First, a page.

onDestroy() is not always called. If called, only part of the code is executed. And most of the time in LogCat I only see the message "gps state on destroy called first". Why is that?

protected void onDestroy() {
    Log.d("on destroy called", "gps state on destroy called first");

    editor.putBoolean("gpsOn", false);
    Log.d("on destroy called", "gps state on destroy called second");

    Log.d("on destroy called", "gps state on destroy called third");
    Log.d("on destroy called", "gps state on destroy called  fourth");
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  • Have you tried putting this code on onStop instead of onDestroy? onStop is called right before onDestroy. And, also, onDestroy shouldn't run codes that might take a lot of time. – Hugo Hideki Yamashita Aug 21 '13 at 15:38
  • developer.android.com/training/basics/activity-lifecycle/… Check the Activity Lifecycle from the Official Docs – Pavlos Aug 21 '13 at 15:38
  • @HugoHidekiYamashita, I haven't try to put it on onStop. I will try it and remove the stopRouteTracking() to see how it work. – ksu Aug 21 '13 at 15:59
  • @Pavlos, from the official doc, there's :Note: do not count on this method being called as a place for saving data! so I think onDestroy() is not called every time. – ksu Aug 21 '13 at 17:05
  • That's what everyone said here! – Pavlos Aug 21 '13 at 17:10

Take a look at this:

Activity OnDestroy never called?

And this:


Basically, there's never a guarantee that onDestroy() will be called, and in some cases processes such as your app will be killed directly, bypassing the method call anyway.

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  • However, why when onDestroy is called, only the first couple of lines are executed. – ksu Aug 21 '13 at 17:15
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    I can only speculate that the lines beyond the first LogCat might be throwing an exception, but I don't know what the rest of the log looks like. – Chris Aug 21 '13 at 18:10
  • onStop() is not guaranteed to be called, either: developer.android.com/reference/android/app/… – ban-geoengineering Feb 24 '16 at 19:51
  • @ban-geoengineering For practical purposes (the overwhelming majority of the time), however, it's safe to assume onStop() will be called as expected, correct? – Kartik Chugh Aug 7 '16 at 17:26
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    @Ksu editor.commit() is a blocking call that accesses the storage. Therefore, it might be long enough for the system to stop waiting and kill your app halfway through onDestroy. I suppose that stopRouteTracking() was the missing call? – JM Lord Dec 21 '16 at 21:29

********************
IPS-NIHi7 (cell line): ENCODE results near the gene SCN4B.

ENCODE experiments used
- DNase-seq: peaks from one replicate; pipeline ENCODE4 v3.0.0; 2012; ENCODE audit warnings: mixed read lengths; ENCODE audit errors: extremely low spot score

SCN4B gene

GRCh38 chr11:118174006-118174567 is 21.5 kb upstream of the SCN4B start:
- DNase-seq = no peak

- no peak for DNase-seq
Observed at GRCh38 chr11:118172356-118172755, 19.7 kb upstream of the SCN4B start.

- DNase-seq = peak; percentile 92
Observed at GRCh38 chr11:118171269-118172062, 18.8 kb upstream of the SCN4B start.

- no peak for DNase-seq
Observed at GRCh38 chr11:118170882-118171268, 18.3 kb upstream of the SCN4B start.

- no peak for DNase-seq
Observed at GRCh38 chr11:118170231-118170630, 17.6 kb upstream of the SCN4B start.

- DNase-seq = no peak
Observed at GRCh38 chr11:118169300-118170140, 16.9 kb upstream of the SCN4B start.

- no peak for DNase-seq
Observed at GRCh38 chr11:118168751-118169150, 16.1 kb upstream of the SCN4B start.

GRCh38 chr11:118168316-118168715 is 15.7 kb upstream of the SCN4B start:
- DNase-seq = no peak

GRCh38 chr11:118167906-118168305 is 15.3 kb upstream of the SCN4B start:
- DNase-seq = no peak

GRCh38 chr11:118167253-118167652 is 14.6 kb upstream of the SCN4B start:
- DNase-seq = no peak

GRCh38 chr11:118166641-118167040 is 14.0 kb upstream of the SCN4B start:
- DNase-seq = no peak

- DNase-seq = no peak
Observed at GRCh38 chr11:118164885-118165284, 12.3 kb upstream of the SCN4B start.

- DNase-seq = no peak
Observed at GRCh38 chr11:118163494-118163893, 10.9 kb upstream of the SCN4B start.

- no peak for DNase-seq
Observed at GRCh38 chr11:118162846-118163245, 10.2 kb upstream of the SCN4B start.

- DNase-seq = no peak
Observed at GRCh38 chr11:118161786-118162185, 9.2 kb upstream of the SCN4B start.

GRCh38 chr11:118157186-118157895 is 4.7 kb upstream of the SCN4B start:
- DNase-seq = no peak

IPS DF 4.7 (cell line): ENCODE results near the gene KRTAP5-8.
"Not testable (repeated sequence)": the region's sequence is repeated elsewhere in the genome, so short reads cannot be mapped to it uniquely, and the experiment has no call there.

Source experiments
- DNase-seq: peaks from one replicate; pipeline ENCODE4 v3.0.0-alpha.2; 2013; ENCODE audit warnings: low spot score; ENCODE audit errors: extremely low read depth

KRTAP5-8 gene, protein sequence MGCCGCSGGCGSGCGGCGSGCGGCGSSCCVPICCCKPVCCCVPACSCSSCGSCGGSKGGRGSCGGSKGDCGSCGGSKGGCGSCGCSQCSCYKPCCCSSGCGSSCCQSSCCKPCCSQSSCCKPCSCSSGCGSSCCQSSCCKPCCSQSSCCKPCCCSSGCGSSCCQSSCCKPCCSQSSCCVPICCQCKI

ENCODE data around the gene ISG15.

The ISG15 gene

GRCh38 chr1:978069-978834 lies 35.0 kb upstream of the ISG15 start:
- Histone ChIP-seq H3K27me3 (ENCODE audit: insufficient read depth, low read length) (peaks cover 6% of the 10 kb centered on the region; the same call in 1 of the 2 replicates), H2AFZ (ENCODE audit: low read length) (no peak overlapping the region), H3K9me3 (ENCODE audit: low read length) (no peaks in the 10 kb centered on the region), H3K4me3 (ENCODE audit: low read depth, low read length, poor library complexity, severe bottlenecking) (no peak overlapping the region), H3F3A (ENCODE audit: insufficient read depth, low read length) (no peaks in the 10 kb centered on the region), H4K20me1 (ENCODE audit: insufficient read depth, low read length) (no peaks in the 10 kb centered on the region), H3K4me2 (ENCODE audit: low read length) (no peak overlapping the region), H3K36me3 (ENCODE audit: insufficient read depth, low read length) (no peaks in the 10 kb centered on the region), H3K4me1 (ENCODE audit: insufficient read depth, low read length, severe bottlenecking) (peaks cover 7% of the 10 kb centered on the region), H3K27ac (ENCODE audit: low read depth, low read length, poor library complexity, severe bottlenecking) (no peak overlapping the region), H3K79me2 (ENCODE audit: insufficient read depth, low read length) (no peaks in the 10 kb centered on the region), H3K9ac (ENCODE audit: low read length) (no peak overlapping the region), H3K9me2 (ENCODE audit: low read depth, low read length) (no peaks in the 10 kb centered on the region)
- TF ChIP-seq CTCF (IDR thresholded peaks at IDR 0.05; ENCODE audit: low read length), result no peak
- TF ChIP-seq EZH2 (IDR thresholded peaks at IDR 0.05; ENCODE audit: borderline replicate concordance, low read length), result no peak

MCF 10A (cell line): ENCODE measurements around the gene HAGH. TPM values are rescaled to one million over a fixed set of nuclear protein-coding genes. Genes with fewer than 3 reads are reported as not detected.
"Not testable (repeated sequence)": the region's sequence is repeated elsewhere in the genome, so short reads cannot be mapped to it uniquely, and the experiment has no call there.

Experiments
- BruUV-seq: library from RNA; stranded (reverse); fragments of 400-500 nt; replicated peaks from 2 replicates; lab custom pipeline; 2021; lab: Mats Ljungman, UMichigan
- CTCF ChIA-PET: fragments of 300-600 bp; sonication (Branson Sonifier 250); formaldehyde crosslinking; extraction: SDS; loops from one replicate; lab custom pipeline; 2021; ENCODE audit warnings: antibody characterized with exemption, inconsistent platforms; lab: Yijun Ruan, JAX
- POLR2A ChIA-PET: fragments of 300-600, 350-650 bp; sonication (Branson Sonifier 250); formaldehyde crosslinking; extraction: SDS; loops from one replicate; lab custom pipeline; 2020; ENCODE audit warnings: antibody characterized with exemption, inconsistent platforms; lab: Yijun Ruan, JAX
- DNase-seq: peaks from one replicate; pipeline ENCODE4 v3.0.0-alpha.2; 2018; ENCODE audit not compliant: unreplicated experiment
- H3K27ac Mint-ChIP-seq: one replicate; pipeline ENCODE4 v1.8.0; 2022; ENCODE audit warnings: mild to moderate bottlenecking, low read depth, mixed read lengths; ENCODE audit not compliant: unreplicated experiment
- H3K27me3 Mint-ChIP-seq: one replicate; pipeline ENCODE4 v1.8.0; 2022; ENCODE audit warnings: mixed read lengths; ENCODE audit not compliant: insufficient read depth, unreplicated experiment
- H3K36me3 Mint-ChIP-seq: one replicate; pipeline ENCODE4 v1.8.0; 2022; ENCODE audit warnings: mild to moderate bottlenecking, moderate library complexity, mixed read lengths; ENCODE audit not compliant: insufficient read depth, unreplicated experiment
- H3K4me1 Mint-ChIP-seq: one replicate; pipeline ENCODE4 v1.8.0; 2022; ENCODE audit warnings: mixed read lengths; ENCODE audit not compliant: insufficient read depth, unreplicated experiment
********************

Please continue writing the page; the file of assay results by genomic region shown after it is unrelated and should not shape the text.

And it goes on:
In the android developer documentation here, you can see that -

for those methods that are marked as being killable, after that method returns the process hosting the activity may be killed by the system at any time without another line of its code being executed. Because of this, you should use the onPause() method to write any persistent data (such as user edits) to storage.

and onStop() and onDestroy() both are marked as killable.

This may be the reason that only part of the code written in onDestroy() is being called since process can be destroyed at any time after it executes onStop().

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@Chris's answer is correct, however your issue where only part of your code is called can arise from the call to super.onDestroy() before calling your code. super.onDestroy() should be called at the end because then your code will be called before it is destroyed.

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  • I was wondering if this could be the issue, too. But does it adequately explain why only one line of code after super.onDestroy() is executed? – ban-geoengineering Aug 8 '16 at 14:52
  • Yes, of course. It might be worth updating your answer with your revision of the OP's code snippet in order to help illustrate. – ban-geoengineering Aug 16 '16 at 14:40

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